I've just came across the Turris CZ.NIC Omnia and it looks pretty interesting!
BTW I have not tested the devices I have named!!!

It would be worth opening an issue at as there is a lot of experience there with this sort of thing.

I would probably recommend a GL-inet MT3000 as it is has miles more than enough power for the job and has great wireless coverage, yet is not expensive.

And yes, I have used it extensively for the purpose.

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Here's another suggestion from another post:

Oh wow, that thing is cool. I'll definitely check out openNDS but this hardware looks really promising.

Looks like GL-MT stuff is one of the recommendations there too. That HW looks really promising.

I don't quite agree with it since the speed dropping significantly when you are away from it for more than 5-6m (I own it and tested at home), so unless the shop is really small like hotel room I won't recommend it.

OK, then for AP, Zyxel NWA50AX (or the PRO) should be cheap enough to fit the bill (just need to beware of flashing OpenWrt during the first time), the Netgear WAX220 also seems to be a good choice though there is report saying Apple devices might drop connection after a long use (which I don't think it would be a problem in coffee shop??)

sorry mate it should not be based on what looks cool, it should be based on whats going to accomplish the job well... if wired devices any decent wifi6 ipq6018 based device will handle the load, if not wired a mesh system like 80211S / Batman would do the job nicely.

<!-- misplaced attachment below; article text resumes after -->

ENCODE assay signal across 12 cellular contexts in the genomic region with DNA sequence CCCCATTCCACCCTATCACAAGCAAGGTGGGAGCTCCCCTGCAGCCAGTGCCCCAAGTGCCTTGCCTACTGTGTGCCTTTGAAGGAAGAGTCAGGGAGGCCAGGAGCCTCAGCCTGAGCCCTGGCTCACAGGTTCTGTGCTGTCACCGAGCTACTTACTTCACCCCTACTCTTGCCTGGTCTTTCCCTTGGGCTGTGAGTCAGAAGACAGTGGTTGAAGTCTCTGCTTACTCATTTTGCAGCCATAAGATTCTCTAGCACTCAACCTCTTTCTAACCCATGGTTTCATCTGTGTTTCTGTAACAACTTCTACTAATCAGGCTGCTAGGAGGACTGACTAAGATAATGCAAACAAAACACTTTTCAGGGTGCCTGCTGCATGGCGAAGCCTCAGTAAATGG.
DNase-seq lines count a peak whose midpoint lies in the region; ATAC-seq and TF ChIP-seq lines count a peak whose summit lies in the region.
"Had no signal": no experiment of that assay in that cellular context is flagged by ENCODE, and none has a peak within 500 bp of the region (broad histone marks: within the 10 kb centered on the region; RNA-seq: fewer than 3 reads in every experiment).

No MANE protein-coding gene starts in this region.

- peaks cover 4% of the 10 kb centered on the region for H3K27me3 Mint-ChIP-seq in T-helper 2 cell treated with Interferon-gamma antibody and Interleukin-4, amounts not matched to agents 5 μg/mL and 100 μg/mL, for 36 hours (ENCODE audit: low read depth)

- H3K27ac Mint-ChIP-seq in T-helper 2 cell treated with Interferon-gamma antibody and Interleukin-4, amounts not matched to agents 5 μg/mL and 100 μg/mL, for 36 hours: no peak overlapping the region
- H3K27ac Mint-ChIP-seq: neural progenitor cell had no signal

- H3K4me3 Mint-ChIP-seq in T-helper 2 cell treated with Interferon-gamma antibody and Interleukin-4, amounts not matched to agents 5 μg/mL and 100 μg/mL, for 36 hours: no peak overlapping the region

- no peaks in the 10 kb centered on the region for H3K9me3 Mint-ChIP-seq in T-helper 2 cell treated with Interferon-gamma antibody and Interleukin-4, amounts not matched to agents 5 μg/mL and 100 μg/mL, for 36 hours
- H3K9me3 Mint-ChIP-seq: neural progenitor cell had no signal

define cheap before you shoot yourself in the foot also.... good APs that will do what you want can be pricey, and in this day and age, wifi6 should be the minimal you deploy. not to derail you, but a couple of wallys DR6018-V4 would also do quite well.

OK the price of WAX220 seems raised a bit, I will take this off from list.

But for Zyxel, both PRO and non PRO version are Mediatek based WiFi 6 ceiling mount which is not like DR6018-V4 you suggested (IPQ based solution might lack some kind of acceleration in OpenWrt purely open sourced implementation), and $70/$85 do you think it's pricey??

no, i think its cheap compared to the DR6018-V4, but id be more concerned about its performance, where i wouldnt be on the DR6018-V4.. I also have to consider things like will you use any management system / or captive portal...? or just hand out the wifi passwords to anyone? Surely our perspectives differ on how this should be done as you have a cost concern, where my first concern would be performance, can it do the job, and how will i manage it, not the price im paying. as for firmware, im sure the DR6018-V4 has not only better performance and coverage then the mediatek option but can also be managed, and most likely has the features you need from a firmware point of view. Honestly, its not my cafe... so its up to you, i just put forth my thoughts and opinions.